Division of Motor Vehicles Commissioner Wayne Goodwin has worn so many hats in his career, he should consider a sideline as a milliner.
George Wayne Goodwin has had quite a prestigious career in public service. After graduating from Richmond Senior High as Class of 1985 valedictorian (and class president), the Hamlet native was the recipient of the prestigious John Motley Morehead scholarship and the U.S. Senate/William Randolph Hearst Scholarship while matriculating at the University of North Carolina at Chapel Hill where he graduated with honors in 1989. Goodwin then graduated from the UNC-CH School of Law in 1992.
At the completion of law school, Goodwin chose to “hang out his shingle” in Rockingham where he practiced a variety of spheres in the practice of Law.
He says he has “long had a passion for public service” and has served the region and the state in multiple capacities.
Goodwin was elected to four terms in the N.C. House of Representatives, he was the state insurance commissioner for eight years, served as chairman of the North Carolina Democratic Party and is the CEO of his own company, Seaboard Strategic Consulting.
He took on his current role in January of 2022.
Goodwin was in the region on Tuesday to visit the local DMV and license plate offices and to speak at a meeting of the Laurinburg Rotary Club.
“(Currently) I am driving around the state visiting driver’s license offices and license plate agencies, meeting with customers, and making sure they have a better experience,” Goodwin said in an interview before heading back to Raleigh.
Goodwin said he is determined to accomplish several goals that will improve the customer experience at both the drivers license and license tag agencies throughout the state.
“We need to hire more DMV employees to fill vacancies,” Goodwin said. “Whether in Richmond County or any other corner of the state, there’s been a 33% vacancy rate, and wherever there’s a vacancy at the DMV, that means more folks are having to wait in line or wait for services they would otherwise.”
Goodwin said that his office has announced initiatives that will allow for more walk-in options, that there will be a reduction of appointments to expand the number of customers which will allow for an increase in customer service.
“We’re introducing new technology and something which I believe you’ll hear even more about next week is we are instituting a new app you can use and you can determine the approximate wait time … for any driver’s license off anywhere in the state,” said Goodwin.
All of these new options for customer service comes from an understanding of how the DMV has come under scrutiny over the years.
“Everyone has a DMV experience that they want to forget,” said Goodwin. “Most people, when they think of the DMV, they don’t have a positive thought, and my job is to help counter that and to provide more ‘pain free’ experiences while still meeting the mission of the DMV.”
Goodwin and his staff are working towards one goal: satisfied customers.
“A lot of what we are doing in Raleigh is how to improve operations, how to increase staffing, how to enhance our modernization which includes new technologies, in other words, how to provide better customer service.”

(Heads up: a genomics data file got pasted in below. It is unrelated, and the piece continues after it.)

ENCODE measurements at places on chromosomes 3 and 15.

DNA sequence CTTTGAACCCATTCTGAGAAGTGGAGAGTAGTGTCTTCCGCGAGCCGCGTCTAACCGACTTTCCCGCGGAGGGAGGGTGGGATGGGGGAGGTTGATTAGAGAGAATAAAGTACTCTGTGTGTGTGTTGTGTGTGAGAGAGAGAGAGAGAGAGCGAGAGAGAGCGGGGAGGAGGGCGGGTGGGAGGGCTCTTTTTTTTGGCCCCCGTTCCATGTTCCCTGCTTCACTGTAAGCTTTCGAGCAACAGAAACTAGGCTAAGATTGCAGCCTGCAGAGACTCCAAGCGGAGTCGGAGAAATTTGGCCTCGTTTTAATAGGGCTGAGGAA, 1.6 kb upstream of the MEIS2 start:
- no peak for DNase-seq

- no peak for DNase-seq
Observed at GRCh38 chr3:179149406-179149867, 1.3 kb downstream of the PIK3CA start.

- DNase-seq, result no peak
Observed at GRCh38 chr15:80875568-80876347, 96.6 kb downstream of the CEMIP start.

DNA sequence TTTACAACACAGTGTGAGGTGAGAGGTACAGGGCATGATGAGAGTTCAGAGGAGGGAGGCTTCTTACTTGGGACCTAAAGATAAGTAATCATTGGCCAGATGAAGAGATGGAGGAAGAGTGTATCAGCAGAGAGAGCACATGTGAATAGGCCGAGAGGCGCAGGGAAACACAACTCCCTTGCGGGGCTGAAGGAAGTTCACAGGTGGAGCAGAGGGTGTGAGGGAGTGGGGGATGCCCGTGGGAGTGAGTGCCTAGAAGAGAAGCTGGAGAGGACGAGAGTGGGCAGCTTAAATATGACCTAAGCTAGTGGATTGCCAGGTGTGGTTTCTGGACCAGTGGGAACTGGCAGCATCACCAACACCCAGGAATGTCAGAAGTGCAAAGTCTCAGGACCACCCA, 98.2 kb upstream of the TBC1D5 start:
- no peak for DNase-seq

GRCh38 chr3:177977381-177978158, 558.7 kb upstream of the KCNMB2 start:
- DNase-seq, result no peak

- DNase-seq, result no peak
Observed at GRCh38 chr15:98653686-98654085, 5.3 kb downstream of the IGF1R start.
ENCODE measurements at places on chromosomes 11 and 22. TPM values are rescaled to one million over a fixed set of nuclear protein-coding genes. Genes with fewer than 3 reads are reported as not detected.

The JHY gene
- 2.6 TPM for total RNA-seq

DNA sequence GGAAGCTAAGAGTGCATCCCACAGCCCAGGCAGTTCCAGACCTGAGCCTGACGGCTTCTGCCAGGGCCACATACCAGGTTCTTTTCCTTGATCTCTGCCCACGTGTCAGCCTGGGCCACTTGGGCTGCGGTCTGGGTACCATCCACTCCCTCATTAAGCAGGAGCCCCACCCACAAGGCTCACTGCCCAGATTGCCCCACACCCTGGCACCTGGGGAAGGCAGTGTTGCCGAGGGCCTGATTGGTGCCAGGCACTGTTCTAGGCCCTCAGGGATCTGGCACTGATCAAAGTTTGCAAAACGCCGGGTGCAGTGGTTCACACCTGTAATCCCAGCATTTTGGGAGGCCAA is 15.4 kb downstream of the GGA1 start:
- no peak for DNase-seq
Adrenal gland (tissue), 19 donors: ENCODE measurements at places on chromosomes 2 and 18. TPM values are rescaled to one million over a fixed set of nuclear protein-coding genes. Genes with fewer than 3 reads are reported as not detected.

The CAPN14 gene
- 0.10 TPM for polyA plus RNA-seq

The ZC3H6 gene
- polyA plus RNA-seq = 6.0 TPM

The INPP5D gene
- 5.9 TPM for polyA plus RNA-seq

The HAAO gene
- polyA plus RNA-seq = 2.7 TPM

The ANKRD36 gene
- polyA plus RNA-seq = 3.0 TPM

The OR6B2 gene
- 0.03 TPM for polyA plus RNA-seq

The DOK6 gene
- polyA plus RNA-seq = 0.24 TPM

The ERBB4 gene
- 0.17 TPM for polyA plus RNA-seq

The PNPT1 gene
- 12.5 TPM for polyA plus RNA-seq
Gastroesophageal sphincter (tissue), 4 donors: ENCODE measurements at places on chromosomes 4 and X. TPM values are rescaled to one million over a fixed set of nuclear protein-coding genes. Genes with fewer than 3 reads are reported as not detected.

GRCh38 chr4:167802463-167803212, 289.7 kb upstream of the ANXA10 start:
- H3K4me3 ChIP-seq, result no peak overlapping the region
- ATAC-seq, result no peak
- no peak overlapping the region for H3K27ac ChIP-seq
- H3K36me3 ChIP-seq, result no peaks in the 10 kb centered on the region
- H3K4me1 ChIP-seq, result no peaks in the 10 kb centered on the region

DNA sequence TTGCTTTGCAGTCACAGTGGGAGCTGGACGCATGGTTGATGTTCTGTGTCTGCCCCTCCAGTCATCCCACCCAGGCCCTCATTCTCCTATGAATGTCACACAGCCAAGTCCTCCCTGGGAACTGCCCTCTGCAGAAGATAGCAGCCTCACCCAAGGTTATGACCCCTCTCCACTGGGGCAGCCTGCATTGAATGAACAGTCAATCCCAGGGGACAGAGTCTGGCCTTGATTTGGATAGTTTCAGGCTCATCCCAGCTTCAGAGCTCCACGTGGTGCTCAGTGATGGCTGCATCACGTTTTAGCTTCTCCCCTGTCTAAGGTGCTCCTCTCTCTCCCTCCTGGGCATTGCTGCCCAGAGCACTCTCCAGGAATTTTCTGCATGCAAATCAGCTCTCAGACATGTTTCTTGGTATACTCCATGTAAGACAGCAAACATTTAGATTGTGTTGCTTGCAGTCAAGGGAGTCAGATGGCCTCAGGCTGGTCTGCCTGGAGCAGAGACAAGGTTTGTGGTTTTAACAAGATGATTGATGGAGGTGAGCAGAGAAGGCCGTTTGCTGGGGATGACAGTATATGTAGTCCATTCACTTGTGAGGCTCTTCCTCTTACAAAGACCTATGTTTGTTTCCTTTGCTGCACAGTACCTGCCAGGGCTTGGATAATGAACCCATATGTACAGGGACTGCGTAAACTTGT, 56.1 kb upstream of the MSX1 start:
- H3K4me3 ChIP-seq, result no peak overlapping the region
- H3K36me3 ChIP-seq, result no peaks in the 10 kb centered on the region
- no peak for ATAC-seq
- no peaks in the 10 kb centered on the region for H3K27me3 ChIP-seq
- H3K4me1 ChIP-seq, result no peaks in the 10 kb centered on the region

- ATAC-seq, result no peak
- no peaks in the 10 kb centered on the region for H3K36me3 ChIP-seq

Goodwin has had many experiences, from meeting presidents, foreign dignitaries, actors, authors and captains of industry. He’s held titles from the uppermost rungs of state government.
However, he feels that the most important hat he wears is that of a father to daughter Madison and son Jackson.
“As the kids grew up, Melanie and I cherished our time with them and we tried our best to give them many experiences to better understand the world around them,” said Goodwin. “When we learned that Melanie was preparing to face what might and would prove to be her final year of treatments during her valiant cancer fight, we planned and enjoyed our last great, big adventure together: we traveled to Hawaii.”
Melanie Goodwin lost her battle to cancer in 2020.
Click here to read more about Melanie Goodwin.
“About six months into the pandemic, Melanie passed and the kids and I grew closer as we prepared for the memorial service and burial,” said Goodwin.
Goodwin said continuing to share family traditions has helped with the families healing.
“Those traditions,” said Goodwin, “are ways for the kids and me to strengthen our family and hug ourselves a little closer.
Daughter Madison will graduate in May with a degree in education from Appalachian and will continue working on her Master’s degree.
Son Jackson is a freshman in high school and has yet to determine his path, but Goodwin is sure he’ll make the best choice.
“He (Jackson) does not yet know what the future holds for him, but he’s contemplated everything from art and computer science to engineering and law.”
Like any good parent, Goodwin gushes when he speaks of his children.
“As Jackson works his way through high school and eventually goes to college and Madison fulfills her professional dream of teaching and perhaps one day cultivating a role in developing education policy, I look forward to watching them and growing prouder by the day of who they have become.”